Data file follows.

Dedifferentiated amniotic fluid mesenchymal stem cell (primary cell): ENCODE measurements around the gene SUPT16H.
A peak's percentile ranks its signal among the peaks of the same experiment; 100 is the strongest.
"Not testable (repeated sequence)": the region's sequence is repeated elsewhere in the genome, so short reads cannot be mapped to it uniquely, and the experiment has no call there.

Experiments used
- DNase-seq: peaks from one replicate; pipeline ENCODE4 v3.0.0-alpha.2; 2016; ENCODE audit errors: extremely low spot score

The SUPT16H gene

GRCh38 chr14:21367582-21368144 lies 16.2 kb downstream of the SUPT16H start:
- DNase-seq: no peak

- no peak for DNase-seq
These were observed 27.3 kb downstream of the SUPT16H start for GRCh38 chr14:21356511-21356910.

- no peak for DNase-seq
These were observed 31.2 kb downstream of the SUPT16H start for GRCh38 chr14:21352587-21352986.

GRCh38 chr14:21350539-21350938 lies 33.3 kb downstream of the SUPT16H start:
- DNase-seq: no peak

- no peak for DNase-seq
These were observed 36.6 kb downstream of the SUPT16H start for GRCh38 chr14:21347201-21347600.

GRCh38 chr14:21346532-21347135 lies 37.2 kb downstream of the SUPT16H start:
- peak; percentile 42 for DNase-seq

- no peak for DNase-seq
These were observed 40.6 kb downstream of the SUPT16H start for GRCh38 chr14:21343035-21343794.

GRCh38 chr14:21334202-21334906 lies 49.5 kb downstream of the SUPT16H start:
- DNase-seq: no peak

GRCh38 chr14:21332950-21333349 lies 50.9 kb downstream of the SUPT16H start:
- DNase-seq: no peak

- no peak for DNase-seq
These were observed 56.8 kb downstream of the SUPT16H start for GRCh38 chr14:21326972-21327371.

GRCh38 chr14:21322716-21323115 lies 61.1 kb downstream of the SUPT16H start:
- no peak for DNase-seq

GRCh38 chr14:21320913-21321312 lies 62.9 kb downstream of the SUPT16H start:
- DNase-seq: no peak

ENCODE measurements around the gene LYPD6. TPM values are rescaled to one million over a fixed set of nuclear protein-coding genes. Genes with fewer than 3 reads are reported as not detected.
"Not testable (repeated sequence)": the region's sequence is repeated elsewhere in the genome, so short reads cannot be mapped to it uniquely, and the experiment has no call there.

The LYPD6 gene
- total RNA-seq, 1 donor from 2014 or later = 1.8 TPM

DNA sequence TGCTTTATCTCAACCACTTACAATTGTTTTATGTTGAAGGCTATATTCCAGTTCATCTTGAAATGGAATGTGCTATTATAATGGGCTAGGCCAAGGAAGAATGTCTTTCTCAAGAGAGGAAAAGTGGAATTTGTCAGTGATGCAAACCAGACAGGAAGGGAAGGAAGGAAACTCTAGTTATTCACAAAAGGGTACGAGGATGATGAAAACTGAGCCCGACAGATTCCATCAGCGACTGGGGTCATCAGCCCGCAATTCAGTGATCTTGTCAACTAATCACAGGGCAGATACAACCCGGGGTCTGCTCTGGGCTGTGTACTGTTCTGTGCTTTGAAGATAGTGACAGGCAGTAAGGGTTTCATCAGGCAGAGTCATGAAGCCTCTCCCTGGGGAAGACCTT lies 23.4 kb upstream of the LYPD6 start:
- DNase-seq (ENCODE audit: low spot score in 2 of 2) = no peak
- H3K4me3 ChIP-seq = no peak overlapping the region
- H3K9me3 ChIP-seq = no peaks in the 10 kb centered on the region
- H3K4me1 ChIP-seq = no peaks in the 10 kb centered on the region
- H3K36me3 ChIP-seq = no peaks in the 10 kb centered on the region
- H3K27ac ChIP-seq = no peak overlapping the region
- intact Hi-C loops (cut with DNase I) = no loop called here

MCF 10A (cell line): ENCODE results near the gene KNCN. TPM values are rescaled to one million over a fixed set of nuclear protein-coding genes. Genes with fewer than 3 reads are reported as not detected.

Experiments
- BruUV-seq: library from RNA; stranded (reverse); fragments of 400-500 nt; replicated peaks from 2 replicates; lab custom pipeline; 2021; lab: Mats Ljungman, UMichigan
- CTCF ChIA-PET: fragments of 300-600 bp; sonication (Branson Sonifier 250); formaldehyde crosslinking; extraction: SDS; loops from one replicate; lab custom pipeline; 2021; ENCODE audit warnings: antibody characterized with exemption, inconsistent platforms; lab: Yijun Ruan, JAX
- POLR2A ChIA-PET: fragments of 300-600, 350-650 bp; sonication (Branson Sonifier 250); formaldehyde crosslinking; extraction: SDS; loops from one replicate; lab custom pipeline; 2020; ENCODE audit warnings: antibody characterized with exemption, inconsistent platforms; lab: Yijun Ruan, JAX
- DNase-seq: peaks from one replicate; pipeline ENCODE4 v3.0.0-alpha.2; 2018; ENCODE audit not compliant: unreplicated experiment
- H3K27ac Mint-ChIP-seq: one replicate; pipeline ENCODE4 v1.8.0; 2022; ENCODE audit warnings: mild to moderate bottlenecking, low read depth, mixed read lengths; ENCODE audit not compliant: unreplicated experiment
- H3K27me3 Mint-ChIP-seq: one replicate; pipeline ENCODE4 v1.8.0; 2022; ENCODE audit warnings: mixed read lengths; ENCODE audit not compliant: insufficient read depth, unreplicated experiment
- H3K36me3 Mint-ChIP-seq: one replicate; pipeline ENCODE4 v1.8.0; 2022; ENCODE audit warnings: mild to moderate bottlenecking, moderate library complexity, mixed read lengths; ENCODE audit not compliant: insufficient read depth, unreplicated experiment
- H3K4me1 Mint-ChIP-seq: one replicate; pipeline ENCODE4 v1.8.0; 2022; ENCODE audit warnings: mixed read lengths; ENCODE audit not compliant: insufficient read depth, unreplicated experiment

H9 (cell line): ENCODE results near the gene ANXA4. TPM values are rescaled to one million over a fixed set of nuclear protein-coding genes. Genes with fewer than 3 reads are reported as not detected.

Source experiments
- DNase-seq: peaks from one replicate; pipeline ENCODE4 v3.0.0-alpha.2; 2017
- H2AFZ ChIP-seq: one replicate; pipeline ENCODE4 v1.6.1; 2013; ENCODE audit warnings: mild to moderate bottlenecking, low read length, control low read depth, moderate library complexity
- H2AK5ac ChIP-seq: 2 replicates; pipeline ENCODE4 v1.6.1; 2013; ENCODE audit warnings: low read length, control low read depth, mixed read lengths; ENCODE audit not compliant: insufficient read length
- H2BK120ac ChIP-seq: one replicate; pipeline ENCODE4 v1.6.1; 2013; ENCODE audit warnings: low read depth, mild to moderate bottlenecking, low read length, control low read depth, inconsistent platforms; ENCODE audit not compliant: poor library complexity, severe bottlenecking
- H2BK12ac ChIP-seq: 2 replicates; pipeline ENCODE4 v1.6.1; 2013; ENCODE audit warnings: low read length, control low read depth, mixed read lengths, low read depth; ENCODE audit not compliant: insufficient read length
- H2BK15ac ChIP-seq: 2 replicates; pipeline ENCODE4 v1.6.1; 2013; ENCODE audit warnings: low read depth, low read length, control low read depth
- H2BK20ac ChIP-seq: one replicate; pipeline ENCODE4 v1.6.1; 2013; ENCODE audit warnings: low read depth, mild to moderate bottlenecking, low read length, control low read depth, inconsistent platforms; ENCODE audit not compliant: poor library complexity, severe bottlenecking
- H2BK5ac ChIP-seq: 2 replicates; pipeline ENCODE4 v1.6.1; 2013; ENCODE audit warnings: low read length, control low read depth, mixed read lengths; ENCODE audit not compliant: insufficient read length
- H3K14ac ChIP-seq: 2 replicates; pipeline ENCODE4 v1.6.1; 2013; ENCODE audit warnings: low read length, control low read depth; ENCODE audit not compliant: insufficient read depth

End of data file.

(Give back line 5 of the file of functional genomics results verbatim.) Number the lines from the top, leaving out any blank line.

- DNase-seq: peaks from one replicate; pipeline ENCODE4 v3.0.0-alpha.2; 2016; ENCODE audit errors: extremely low spot score